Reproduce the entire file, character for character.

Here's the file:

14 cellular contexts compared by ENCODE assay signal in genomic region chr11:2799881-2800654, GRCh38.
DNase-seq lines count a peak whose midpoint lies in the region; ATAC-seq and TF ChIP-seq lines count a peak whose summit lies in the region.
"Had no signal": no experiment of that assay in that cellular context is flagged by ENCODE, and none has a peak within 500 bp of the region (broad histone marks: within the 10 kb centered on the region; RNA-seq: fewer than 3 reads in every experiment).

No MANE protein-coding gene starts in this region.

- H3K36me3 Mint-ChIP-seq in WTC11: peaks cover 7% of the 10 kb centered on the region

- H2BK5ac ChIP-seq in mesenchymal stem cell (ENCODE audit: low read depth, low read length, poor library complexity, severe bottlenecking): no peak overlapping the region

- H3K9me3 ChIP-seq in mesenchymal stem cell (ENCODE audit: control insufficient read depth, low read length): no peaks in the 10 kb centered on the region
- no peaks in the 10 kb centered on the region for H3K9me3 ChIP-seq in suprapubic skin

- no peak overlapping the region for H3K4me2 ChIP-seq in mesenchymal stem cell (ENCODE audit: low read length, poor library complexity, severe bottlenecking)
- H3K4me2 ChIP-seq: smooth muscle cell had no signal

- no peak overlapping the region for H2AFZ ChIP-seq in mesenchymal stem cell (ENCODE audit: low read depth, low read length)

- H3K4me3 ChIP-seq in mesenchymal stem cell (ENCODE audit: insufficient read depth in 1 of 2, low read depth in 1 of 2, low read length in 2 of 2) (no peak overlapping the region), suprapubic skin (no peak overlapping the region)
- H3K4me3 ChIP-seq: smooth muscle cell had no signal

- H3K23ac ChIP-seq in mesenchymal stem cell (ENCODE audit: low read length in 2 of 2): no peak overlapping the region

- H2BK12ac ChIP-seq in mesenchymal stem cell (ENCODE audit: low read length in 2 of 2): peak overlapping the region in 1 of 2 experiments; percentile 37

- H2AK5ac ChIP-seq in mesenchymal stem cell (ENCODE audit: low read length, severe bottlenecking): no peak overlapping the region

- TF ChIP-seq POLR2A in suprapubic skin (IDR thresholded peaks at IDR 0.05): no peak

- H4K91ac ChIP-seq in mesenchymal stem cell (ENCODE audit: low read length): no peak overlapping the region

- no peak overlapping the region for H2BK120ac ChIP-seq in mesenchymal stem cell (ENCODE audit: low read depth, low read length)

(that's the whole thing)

14 cellular contexts compared by ENCODE assay signal in genomic region chr11:2799881-2800654, GRCh38.
DNase-seq lines count a peak whose midpoint lies in the region; ATAC-seq and TF ChIP-seq lines count a peak whose summit lies in the region.
"Had no signal": no experiment of that assay in that cellular context is flagged by ENCODE, and none has a peak within 500 bp of the region (broad histone marks: within the 10 kb centered on the region; RNA-seq: fewer than 3 reads in every experiment).

No MANE protein-coding gene starts in this region.

- H3K36me3 Mint-ChIP-seq in WTC11: peaks cover 7% of the 10 kb centered on the region

- H2BK5ac ChIP-seq in mesenchymal stem cell (ENCODE audit: low read depth, low read length, poor library complexity, severe bottlenecking): no peak overlapping the region

- H3K9me3 ChIP-seq in mesenchymal stem cell (ENCODE audit: control insufficient read depth, low read length): no peaks in the 10 kb centered on the region
- no peaks in the 10 kb centered on the region for H3K9me3 ChIP-seq in suprapubic skin

- no peak overlapping the region for H3K4me2 ChIP-seq in mesenchymal stem cell (ENCODE audit: low read length, poor library complexity, severe bottlenecking)
- H3K4me2 ChIP-seq: smooth muscle cell had no signal

- no peak overlapping the region for H2AFZ ChIP-seq in mesenchymal stem cell (ENCODE audit: low read depth, low read length)

- H3K4me3 ChIP-seq in mesenchymal stem cell (ENCODE audit: insufficient read depth in 1 of 2, low read depth in 1 of 2, low read length in 2 of 2) (no peak overlapping the region), suprapubic skin (no peak overlapping the region)
- H3K4me3 ChIP-seq: smooth muscle cell had no signal

- H3K23ac ChIP-seq in mesenchymal stem cell (ENCODE audit: low read length in 2 of 2): no peak overlapping the region

- H2BK12ac ChIP-seq in mesenchymal stem cell (ENCODE audit: low read length in 2 of 2): peak overlapping the region in 1 of 2 experiments; percentile 37

- H2AK5ac ChIP-seq in mesenchymal stem cell (ENCODE audit: low read length, severe bottlenecking): no peak overlapping the region

- TF ChIP-seq POLR2A in suprapubic skin (IDR thresholded peaks at IDR 0.05): no peak

- H4K91ac ChIP-seq in mesenchymal stem cell (ENCODE audit: low read length): no peak overlapping the region

- no peak overlapping the region for H2BK120ac ChIP-seq in mesenchymal stem cell (ENCODE audit: low read depth, low read length)